Not everyone has open gardens, and many of us have flower beds, garden furniture, gazebos, water features, and many other things occupying space. Using a leaf blower around these things isn’t my number one choice as the leaves can be blown all over and get caught in, on, between, and under, things. You can also damage your plants and flowers with the powerful jet if you’re not careful.

Leaf vacuums are ideal for clearing leaves from around permanent or semi-permanent structures in your garden as they will just suck the debris up and there’s not a chance of the leaves being blown into awkward places and getting stuck. There is still a chance of damaging your plants with a vacuum if it is too powerful, but as most of them have different power settings, you can dial it down and lower the risk to your prize roses. Well, apart from if you’re using one of these mosters haha-


Comparing a leaf blower and leaf vacuum for safety

When you think of either of these tools, danger or injury isn’t exactly the first thing that springs to mind, especially when compared to things like chainsaws and hedge trimmers that have sharp blades.
However, there is still the risk of injury when using a leaf blower as the blast of air will kick up a lot of dust and small debris up into the air and even create dust clouds. These clouds of dust and debris that are kicked up by the blower can affect and even damage your eyes, so it’s really important to wear safety glasses.

Another thing you should know is that both blower and vacuums are quite noisy, and will give you a blinding headache if used for a long time. So, it is my advice that you should pair your safety glasses with some good ear defenders too, and while you’re at it, don’t forget to wear gloves.

This video talks about the possible dangers of using a leaf blower and gives soe safety tips-

Comparing a leaf blower and leaf vacuum for creating mulch

With a leaf blower, you will not get good material for making mulch and will have to shovel those piles of leaves that you create into a garden shredder or something similar. This is more time consuming than using a vacuum.

Due to their design, leaf vacuums actually shred the leaves as they pass through the impeller inside the machine. This results in you having a collection bag full of ready to use shredded leaves that you can either add to the compost pile or use in a number of different ways to help your plants grow, such as dealing with weeds.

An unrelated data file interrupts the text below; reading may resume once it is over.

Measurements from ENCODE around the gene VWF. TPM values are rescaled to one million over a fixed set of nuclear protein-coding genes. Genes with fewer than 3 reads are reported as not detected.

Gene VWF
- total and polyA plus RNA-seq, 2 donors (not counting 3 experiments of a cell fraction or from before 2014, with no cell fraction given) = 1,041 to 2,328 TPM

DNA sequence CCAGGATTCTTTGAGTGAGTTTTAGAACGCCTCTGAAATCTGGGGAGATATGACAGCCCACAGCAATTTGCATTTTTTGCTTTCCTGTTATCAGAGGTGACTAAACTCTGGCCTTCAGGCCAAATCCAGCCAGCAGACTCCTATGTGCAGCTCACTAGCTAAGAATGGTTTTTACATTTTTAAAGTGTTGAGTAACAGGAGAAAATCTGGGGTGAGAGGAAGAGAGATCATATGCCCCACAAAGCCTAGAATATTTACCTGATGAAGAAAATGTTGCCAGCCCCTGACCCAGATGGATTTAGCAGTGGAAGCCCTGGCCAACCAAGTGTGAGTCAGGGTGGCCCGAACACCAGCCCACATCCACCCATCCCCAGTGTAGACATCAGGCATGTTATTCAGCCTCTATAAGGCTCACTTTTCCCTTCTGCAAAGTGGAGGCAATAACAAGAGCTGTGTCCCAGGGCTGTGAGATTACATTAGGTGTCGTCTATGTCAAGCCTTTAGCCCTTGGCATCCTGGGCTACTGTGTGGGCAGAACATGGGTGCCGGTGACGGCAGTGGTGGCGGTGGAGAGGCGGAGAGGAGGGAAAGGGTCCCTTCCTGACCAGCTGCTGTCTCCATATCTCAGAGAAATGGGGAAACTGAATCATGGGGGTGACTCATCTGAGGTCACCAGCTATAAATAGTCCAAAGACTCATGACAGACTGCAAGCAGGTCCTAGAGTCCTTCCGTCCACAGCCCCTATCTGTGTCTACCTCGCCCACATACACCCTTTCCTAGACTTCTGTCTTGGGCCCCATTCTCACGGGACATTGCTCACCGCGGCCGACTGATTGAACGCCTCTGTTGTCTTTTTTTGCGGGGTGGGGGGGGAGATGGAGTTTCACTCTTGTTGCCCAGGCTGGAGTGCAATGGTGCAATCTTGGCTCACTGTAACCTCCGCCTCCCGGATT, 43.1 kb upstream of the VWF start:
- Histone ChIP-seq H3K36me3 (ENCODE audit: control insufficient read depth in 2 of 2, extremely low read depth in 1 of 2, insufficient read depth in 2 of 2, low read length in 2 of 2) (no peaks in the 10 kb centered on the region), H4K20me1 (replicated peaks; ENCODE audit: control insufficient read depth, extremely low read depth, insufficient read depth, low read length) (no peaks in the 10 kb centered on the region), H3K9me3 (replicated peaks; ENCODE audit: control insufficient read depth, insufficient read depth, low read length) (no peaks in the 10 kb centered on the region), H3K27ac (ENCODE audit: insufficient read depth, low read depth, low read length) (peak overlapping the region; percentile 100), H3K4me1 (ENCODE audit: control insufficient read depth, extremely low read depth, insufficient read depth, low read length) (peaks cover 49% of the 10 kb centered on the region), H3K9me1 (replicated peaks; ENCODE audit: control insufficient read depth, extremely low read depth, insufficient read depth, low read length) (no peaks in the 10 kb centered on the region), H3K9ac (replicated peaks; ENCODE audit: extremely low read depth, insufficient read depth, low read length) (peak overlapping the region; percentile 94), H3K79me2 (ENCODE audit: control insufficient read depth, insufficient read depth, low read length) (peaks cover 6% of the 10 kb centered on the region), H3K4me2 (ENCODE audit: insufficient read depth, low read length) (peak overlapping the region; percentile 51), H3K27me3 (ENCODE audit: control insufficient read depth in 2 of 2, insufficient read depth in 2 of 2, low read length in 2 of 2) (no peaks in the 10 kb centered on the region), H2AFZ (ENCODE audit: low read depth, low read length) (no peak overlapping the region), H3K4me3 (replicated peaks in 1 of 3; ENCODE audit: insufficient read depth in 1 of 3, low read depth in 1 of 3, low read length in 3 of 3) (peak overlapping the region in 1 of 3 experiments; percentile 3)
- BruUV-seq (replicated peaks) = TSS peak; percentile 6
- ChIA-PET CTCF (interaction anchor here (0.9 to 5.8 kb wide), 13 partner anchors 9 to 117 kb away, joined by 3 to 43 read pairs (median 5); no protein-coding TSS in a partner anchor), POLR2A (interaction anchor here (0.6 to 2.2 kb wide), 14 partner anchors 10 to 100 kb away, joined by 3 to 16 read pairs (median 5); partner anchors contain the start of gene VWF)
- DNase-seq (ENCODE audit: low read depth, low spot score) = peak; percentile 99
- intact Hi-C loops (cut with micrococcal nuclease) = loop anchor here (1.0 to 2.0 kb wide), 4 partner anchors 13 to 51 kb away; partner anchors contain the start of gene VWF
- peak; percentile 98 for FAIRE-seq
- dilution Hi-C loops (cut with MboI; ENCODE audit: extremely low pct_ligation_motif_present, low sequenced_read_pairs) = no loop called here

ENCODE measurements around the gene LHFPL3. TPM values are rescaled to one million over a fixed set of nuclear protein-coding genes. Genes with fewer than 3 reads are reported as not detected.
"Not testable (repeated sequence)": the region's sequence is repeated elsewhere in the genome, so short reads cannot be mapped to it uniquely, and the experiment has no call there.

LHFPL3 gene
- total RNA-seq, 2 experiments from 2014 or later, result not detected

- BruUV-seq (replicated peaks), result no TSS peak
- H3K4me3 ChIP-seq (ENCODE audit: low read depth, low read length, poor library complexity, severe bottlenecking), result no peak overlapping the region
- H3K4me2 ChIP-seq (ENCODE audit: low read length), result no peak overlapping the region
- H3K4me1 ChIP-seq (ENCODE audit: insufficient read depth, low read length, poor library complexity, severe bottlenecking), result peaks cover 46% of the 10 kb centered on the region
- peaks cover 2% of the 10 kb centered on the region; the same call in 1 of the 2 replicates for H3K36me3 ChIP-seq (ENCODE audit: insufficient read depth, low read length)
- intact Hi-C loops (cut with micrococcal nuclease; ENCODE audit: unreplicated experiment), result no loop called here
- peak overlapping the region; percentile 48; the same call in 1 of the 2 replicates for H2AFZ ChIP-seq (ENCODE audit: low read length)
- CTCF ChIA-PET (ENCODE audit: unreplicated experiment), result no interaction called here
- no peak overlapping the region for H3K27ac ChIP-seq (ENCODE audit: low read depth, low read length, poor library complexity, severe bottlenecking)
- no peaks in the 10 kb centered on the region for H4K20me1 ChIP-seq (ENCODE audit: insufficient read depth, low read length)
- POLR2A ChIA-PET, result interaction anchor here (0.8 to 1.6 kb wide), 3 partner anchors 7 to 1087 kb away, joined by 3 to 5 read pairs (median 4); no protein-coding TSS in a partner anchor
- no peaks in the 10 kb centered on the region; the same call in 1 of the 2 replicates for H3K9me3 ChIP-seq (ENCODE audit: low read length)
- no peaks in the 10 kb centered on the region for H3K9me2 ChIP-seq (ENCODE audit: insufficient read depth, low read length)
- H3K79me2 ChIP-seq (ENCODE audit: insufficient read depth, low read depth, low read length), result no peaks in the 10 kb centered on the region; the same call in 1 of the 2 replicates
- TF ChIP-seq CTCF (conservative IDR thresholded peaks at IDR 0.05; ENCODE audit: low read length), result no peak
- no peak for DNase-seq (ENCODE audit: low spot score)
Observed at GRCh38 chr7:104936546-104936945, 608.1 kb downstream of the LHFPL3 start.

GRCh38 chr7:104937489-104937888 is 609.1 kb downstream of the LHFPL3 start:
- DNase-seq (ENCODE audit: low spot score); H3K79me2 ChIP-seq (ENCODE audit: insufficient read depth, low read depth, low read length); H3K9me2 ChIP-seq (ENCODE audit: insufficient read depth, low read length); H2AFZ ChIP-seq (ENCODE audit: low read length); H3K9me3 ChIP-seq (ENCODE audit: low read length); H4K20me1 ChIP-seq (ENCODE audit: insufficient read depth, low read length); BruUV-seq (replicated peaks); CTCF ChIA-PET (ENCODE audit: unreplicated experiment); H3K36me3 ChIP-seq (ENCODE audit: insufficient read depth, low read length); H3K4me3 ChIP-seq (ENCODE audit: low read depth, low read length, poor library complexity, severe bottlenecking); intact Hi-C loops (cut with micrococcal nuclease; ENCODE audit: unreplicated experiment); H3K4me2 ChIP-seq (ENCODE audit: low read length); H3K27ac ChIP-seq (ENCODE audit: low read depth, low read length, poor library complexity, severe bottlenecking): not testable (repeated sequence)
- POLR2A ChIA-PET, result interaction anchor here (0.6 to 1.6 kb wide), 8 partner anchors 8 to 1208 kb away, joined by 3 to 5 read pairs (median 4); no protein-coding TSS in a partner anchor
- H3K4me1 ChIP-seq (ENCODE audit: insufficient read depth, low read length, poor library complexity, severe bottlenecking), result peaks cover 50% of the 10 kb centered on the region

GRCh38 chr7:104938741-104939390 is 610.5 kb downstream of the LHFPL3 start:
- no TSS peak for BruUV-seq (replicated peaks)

Final thoughts

My final thoughts on this subject are that you really need more than one tool to deal with leaves in Autumn and winter. Personally, I go into battle armed with both a petrol leaf blower and leaf vacuum, as well as a rake, shovel, and leaf grabbers. I find that it always helps to have a variety of tools to handle specific tasks.

Now, I realise that not everyone wants to have a garden shed full of tools, so I will eave you with this- If you have a small garden or one that has plenty of obstructions, then a leaf vacuum will probably suit you best. For people with large, open areas, a leaf blower is going to make your garden look tidier in far less time, but you will have to collect those leaves and dispose of them somehow.

These days, you can also get leaf blower vacuum combo tools that do both jobs, but I’ve found that with many of these products one feature is better than the other, so you either get a good blower with a poor vacuum function or vice versa. I have to say that I haven’t tried them all though, so there could be good ones out there.

Whichever tool you decide to go with in the end, try not to think TOO much about it, like this guy🤣

And that’s all from me on comparing leaf blowers and leaf vacuums. I hope you found this article of some use, and hopefully, you’ll want to check out our other informative articles on a wide range of subjects. Ta-ra for now.

About Terry Smith

I’m Terry Smith from, a professional landscape designer, hobbyist gardener, and barbecue fanatic with 20 years experience building and restoring. So as you go through my site you'll watch me document some of the professional garden installs I make as well as the major projects I take on at home. While sharing those experiences and guiding you, I'll be recommending some great tools I use to enable this along the way so you can really buy in confidence. Always feel free to pop me a message:

View all posts by Terry Smith

Leave a Reply

Your email address will not be published.